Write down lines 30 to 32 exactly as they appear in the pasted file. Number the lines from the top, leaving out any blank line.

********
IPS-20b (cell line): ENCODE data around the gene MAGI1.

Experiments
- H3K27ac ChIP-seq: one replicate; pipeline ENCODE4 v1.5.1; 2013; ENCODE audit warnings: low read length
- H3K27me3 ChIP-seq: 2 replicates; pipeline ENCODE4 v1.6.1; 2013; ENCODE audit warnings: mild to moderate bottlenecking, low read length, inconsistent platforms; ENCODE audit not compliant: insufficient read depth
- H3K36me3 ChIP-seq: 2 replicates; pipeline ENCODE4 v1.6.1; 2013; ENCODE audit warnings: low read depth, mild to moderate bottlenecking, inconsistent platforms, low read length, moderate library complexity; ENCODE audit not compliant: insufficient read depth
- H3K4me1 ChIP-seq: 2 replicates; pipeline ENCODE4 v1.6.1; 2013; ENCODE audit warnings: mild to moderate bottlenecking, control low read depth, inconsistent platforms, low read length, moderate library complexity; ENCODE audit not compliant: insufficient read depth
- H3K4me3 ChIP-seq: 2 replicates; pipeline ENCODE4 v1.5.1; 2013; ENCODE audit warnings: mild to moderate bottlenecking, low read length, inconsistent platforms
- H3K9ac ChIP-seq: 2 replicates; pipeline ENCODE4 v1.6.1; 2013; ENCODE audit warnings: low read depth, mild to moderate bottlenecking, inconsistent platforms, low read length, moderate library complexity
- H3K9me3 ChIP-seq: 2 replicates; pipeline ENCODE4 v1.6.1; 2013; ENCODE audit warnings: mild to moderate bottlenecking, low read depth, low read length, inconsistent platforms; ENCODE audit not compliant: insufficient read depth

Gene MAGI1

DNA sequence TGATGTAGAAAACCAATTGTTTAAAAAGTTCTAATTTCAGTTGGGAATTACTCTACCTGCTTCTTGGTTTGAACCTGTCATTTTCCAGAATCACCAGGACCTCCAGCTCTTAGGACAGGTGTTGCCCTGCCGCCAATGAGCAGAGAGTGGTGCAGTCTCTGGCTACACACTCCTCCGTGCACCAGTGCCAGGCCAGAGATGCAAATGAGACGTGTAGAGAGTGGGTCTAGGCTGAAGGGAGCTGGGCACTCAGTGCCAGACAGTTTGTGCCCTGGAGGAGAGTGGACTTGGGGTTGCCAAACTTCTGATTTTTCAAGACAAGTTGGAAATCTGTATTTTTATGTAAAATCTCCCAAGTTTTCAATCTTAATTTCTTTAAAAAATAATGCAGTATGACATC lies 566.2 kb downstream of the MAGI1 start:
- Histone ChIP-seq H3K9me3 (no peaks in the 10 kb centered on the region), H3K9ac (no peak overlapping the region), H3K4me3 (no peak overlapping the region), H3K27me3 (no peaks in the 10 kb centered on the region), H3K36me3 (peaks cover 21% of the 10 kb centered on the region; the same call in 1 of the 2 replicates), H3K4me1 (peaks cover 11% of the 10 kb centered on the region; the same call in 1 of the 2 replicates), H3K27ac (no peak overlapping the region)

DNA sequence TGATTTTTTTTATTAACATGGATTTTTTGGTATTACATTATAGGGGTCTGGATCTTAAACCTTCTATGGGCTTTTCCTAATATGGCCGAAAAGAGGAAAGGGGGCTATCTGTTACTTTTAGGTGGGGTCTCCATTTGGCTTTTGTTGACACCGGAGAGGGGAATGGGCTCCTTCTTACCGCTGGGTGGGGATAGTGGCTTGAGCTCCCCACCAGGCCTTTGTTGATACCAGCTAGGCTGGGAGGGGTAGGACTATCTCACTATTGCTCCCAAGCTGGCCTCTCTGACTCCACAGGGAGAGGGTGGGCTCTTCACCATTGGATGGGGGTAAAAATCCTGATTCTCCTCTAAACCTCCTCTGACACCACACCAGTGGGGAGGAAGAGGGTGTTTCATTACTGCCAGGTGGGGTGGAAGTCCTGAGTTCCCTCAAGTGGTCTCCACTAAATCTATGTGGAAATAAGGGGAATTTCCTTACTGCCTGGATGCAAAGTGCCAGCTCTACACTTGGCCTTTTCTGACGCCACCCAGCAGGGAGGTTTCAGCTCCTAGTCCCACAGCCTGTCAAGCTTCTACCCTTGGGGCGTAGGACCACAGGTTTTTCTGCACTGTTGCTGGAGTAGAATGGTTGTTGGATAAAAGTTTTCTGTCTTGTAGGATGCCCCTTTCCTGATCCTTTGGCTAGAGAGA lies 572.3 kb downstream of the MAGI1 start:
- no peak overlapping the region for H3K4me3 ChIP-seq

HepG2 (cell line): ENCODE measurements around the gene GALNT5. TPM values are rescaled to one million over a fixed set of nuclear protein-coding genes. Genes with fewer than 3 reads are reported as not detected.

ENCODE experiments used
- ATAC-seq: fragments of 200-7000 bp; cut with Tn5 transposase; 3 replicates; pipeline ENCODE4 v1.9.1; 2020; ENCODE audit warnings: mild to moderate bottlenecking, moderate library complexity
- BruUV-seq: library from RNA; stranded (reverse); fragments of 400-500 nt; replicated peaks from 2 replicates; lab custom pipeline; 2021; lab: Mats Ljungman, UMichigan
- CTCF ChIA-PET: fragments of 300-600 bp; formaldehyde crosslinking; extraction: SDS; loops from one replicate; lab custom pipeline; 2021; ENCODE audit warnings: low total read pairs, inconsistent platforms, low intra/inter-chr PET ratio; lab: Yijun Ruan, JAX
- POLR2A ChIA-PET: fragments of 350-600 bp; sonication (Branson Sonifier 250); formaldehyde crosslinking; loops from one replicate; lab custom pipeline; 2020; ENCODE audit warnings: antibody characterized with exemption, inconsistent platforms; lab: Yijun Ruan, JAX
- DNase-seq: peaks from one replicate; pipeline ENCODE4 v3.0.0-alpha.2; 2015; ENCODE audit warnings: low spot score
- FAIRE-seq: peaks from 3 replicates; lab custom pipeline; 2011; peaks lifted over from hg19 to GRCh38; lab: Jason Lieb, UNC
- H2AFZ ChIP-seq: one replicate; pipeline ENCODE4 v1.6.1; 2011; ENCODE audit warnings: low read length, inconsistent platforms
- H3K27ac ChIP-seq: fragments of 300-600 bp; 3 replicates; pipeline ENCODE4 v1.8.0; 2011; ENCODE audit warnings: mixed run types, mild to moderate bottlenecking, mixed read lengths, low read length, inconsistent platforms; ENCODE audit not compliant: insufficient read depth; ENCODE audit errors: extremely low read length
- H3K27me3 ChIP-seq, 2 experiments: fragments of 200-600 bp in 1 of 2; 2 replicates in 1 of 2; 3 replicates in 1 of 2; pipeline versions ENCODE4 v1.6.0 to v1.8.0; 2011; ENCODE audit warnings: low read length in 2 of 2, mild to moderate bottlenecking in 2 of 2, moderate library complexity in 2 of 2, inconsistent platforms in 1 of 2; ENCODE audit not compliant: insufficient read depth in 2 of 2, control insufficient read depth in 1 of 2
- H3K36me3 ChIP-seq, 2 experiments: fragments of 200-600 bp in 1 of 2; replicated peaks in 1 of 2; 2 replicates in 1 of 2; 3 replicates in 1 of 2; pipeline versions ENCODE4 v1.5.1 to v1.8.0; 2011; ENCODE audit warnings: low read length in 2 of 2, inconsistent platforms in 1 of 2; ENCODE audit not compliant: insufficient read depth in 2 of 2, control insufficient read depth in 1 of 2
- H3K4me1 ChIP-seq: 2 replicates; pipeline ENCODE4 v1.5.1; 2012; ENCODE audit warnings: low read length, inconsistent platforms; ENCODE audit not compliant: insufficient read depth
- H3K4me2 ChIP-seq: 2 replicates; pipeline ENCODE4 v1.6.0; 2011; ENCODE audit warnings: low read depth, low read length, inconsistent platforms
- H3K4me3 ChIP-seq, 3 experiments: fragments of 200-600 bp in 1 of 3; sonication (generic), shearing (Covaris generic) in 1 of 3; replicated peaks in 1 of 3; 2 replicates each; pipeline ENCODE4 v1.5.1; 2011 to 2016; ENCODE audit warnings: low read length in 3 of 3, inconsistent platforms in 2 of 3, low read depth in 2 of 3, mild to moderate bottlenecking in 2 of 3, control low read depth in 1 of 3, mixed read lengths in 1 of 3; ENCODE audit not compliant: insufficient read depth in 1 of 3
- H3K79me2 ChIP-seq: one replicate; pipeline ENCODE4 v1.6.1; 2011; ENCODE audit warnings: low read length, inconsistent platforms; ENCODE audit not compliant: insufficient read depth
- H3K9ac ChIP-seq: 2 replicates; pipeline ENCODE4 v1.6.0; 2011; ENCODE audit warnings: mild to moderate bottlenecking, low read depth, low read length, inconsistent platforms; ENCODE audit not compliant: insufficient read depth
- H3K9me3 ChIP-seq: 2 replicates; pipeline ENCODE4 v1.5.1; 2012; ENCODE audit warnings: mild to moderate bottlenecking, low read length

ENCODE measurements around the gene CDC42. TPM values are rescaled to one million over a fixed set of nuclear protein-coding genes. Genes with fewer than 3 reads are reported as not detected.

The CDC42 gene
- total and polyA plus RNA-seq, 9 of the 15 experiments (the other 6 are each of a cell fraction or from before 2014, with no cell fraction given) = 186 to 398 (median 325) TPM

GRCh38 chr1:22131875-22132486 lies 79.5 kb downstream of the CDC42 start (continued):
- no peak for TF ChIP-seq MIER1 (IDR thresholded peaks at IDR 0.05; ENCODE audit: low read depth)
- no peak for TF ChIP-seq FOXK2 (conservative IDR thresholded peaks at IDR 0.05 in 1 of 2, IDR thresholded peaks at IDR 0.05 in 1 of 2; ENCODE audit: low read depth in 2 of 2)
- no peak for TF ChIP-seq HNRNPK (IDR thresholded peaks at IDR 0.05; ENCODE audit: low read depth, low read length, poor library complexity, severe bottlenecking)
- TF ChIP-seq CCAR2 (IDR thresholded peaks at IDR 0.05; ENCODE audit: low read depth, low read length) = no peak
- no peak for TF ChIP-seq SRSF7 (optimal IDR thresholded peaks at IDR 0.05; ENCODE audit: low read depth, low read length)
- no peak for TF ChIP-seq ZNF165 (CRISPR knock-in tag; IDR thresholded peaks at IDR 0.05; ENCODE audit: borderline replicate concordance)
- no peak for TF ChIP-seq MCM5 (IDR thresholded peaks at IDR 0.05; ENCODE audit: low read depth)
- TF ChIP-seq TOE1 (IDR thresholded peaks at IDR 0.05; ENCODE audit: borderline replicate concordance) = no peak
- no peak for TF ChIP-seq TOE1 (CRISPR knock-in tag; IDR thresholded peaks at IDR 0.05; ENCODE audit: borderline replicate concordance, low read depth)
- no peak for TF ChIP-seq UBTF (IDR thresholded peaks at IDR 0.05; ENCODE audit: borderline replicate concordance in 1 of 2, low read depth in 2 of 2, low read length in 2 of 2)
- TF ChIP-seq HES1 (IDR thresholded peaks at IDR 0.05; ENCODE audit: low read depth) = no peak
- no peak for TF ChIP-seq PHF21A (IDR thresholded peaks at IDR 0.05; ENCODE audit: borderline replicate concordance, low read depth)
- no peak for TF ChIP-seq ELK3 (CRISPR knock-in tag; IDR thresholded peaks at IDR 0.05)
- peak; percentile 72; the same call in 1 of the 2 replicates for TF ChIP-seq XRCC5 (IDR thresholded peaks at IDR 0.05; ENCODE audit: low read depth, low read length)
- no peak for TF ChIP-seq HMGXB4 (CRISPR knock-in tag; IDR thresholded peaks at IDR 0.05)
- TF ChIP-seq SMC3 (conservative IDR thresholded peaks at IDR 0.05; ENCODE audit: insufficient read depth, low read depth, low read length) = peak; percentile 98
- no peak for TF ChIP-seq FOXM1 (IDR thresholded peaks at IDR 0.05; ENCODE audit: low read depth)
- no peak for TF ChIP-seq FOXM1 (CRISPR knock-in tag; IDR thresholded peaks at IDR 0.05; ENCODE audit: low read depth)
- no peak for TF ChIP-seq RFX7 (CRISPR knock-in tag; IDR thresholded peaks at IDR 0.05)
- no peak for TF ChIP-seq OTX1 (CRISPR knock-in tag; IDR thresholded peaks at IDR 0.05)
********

- H3K79me2 ChIP-seq: one replicate; pipeline ENCODE4 v1.6.1; 2011; ENCODE audit warnings: low read length, inconsistent platforms; ENCODE audit not compliant: insufficient read depth
- H3K9ac ChIP-seq: 2 replicates; pipeline ENCODE4 v1.6.0; 2011; ENCODE audit warnings: mild to moderate bottlenecking, low read depth, low read length, inconsistent platforms; ENCODE audit not compliant: insufficient read depth
- H3K9me3 ChIP-seq: 2 replicates; pipeline ENCODE4 v1.5.1; 2012; ENCODE audit warnings: mild to moderate bottlenecking, low read length